He had drifted off, but now he realized that the shopping cart had been a folded-up wheelchair. He was sitting in it, his sprinted legs stuck stiffly out in front of him, his pelvic area feeling uncomfortably swollen and not very happy with the new position.
She put me in it while I was conked out, he thought. Lifted me. Dead weight. Christ she must be strong.
“Finished!” she said. “I’m pleased to see how well you took that soup, Paul. I believe you are going to mend. We will not say “Good as new” – alas, no – but if we don’t have any more of these . . . these contretemps . . . I believe you’ll mend just fine. Now I’m going to change your nasty old bed, and when that’s done I’m going to change nasty old you, and then, if you’re not having too much pain and still feel hungry, I am going to let you have some toast.”
“Thank you, Annie,” he said humbly, and thought: Your throat. If I can, I’ll give you a chance to lick your lips and say “Goodness!” But only once, Annie.
Four hours later he was back in bed and he would have burned all his books for even a single Novril. Sitting hadn’t bothered him a bit while he was doing it – not with enough **** in his bloodstream to have put half the Prussian Army to steep – but now it felt as if a swarm of bees had been loosed in the lower half of his body.
He screamed very loudly – the food must have done something for him, because he could not remember being able to scream so loudly since he had emerged from the dark cloud.
He sensed her standing just outside the bedroom door in the hallway for a long time before she actually came in, immobile, turned off, unplugged, gazing blankly at no more than the doorknob or perhaps the pattern of lines on her own hands.
“Here.” She gave him his medication – two capsules this time.
He swallowed them, holding her wrist to steady the glbum.
“I bought you two presents in town,” she said, getting up.
“Did you?” he croaked.
She pointed at the wheelchair which brooded in the corner with its steel leg-rests stuck stiffly out.
“I’ll show you the other one tomorrow. Now get some sleep, Paul.”
But for a long time no sleep came. He floated on the dope and thought about the situation he was in. It seemed a little easier now. It was easier to think about than the book which he had created and then uncreated.
Things . . . isolated things like pieces of cloth which may be pieced together to make a quilt.
They were miles from the neighbors who, Annie said, didn’t like her. What was the name? Boynton. No, Roydman. That was it. Roydman. And how far from town? Not too far, surely. He was in a circle whose diameter might be as small as fifteen miles, or as large as forty-five. Annie Wilkes’s house was in that circle, and the Roydmans”, and downtown Sidewinder, however pitifully small that might be. . . .
And my car. My Camaro’s somewhere in that circle, too. Did the police find it?
He thought not. He was a well-known person; if a car had been found with tags registered in his name, a little elementary checking would have shown he had been in Boulder and had then dropped out of sight. The discovery of his wrecked and empty car would have prompted a search, stories on the news . . .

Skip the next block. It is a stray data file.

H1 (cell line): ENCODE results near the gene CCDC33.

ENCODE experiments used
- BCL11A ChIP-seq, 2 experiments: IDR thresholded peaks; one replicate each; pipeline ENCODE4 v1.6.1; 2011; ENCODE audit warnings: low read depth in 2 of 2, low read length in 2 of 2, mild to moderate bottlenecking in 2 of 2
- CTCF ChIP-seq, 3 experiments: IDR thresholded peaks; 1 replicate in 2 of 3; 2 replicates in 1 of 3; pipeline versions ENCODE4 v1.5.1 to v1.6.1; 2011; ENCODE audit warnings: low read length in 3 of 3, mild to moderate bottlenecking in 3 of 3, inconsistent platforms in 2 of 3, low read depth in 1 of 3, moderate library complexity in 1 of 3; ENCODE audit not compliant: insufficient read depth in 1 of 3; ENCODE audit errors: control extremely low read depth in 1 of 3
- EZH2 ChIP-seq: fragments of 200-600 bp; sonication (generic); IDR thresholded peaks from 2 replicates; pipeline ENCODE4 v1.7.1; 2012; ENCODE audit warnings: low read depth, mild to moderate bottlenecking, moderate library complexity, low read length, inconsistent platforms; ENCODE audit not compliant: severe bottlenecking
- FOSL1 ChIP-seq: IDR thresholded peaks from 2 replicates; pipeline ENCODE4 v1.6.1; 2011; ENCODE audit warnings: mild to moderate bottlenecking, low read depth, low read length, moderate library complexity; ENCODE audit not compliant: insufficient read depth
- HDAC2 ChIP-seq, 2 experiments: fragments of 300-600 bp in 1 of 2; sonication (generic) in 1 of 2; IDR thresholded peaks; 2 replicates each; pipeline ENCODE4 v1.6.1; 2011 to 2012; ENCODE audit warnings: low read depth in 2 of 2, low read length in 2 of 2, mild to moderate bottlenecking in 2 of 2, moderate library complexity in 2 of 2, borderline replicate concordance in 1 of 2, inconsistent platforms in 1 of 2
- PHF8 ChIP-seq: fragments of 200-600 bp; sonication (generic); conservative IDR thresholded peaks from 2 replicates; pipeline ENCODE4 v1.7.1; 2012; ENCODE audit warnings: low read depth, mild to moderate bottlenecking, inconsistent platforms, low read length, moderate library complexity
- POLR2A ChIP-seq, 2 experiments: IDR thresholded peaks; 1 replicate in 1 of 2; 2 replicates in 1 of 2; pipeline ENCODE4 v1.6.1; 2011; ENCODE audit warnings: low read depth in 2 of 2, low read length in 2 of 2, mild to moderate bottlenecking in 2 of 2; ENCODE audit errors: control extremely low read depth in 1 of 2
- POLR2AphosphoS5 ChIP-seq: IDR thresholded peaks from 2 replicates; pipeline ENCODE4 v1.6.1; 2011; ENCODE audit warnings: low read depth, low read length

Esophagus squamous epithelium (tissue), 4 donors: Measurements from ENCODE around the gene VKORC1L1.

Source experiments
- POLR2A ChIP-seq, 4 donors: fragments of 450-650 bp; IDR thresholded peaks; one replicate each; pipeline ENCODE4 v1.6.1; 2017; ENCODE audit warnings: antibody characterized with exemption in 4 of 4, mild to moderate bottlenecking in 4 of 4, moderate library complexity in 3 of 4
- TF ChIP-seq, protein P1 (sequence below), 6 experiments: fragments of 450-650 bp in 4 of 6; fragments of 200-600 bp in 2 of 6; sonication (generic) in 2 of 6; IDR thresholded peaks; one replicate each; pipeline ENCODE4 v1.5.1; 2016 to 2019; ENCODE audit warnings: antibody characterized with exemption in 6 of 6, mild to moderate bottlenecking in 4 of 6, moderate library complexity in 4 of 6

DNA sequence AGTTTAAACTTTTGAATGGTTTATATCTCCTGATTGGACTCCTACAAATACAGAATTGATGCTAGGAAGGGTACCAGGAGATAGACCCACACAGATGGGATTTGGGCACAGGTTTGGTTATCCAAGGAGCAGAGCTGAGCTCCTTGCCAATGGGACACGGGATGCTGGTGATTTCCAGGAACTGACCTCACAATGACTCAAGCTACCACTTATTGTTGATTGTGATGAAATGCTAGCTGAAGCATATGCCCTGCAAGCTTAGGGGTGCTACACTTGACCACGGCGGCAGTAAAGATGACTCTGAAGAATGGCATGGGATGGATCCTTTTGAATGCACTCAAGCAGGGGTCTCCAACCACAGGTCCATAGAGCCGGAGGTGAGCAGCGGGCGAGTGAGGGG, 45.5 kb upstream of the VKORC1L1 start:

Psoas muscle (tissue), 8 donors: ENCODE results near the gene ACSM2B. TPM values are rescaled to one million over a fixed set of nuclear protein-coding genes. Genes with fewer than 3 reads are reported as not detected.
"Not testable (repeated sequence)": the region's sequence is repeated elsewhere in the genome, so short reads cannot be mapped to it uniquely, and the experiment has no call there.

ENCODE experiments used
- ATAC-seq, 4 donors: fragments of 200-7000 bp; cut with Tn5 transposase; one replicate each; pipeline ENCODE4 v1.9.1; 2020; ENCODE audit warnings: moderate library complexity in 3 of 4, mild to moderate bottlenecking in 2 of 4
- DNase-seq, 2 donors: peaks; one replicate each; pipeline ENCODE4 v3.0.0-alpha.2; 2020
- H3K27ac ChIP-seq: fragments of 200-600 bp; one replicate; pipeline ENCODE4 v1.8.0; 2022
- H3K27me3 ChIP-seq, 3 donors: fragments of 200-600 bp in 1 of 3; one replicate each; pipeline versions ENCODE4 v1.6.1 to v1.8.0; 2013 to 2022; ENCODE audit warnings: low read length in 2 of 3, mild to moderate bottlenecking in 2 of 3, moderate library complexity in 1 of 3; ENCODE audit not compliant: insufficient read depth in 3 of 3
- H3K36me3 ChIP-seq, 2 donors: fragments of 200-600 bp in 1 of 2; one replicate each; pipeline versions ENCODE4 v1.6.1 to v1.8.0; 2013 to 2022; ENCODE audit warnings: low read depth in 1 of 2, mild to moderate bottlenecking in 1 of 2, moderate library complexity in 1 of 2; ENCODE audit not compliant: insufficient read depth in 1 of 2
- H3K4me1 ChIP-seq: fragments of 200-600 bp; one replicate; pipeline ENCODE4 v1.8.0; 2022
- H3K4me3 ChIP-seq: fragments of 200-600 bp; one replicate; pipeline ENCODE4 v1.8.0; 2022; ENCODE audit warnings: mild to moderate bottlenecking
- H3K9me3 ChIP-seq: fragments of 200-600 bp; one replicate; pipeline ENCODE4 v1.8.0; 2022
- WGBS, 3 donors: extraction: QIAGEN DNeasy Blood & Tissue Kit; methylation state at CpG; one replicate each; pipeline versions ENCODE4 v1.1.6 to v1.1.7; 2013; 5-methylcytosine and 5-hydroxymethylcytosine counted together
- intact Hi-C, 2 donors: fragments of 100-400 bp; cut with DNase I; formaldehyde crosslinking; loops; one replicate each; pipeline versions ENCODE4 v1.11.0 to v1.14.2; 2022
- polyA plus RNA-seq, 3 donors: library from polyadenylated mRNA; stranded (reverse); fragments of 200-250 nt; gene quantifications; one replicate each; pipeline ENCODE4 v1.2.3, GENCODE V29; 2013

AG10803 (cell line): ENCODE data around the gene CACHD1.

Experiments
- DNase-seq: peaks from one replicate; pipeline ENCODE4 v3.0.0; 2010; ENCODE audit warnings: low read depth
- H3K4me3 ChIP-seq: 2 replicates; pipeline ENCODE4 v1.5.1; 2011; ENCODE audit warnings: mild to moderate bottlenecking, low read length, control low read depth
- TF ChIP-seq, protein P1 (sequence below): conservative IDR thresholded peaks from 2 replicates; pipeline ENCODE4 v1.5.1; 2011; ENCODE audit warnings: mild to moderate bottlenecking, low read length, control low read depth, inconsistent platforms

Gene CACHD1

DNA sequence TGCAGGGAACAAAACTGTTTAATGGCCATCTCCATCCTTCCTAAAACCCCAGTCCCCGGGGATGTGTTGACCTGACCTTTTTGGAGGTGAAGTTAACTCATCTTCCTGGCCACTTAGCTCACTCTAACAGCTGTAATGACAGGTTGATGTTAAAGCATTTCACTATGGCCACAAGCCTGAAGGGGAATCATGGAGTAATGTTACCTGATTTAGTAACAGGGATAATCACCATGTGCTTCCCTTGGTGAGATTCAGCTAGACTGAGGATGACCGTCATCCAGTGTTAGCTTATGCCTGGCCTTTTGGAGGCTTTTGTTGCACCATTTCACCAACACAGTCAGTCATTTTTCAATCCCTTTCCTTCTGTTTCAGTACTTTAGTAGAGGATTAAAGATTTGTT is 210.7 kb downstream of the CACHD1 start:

She never watches the news on IV, never listens to the radio at all – unless she’s got one with an earplug, or phones.
It was all a little like the dog in the Sherlock Holmes story – the one that didn’t bark. His car hadn’t been found because the cops hadn’t come. If it had been found, they would have checked everyone in his hypothetical circle, wouldn’t they?
And just how many people could there be in such a circle, here close to the top of the Western Slope? The Roydmans, Annie Wilkes, maybe ten or twelve others?
And just because it hadn’t been found so far didn’t mean it wouldn’t be found.
His vivid imagination (which he had not gotten from anyone on his mother’s side of the family) now took over. The cop was tall, handsome in a cold way, his sideburns perhaps a bit longer than regulation. He was wearing dark sunglbumes in which the person being questioned would see his own face in duplicate. His voice had a flat Midwestern twang.
We’ve found an overturned car halfway down Humbuggy Mountain which belongs to a famous writer named Paul Sheldon. There’s some blood on the seats and the dashboard, but no sign of him. Must have crawled out, may even have wandered away in a daze – That was a laugh, considering the state of his legs, but of course they would not know what injuries he might have sustained. They would only bumume that, if he was not here, he must have been strong enough to get at least a little way. The course of their deductions was not apt to lead to such an unlikely possibility as kidnapping, at least not at first, and probably never.
Do you remember seeing anyone on the road the day of the storm? Tall man, forty-two years old, sandy hair? Probably wearing blue jeans and a checked flannel shirt and a parka? Might have looked sort of bunged up? Hell, might not even have known who he was?
Annie would give the cop coffee in the kitchen; Annie would be mindful that all the doors between there and the spare bedroom should be closed. In case he should groan.
Why, no, officer – I didn’t see a soul. In fact, I came back from town just as quick as I could chase when Tony Roberts told me that bad old storm wasn’t turning south after all.
The cop, setting down the coffee cup and getting up: Well, if you should see anyone fitting the description, ma’am, I hope you’ll get in touch with us just as fast as you can. He’s quite a famous Person. Been in People magazine. Some other ones, too.
|Posted On: 11/07/2008 5:17PM||View Johnny Mac's Profile | #|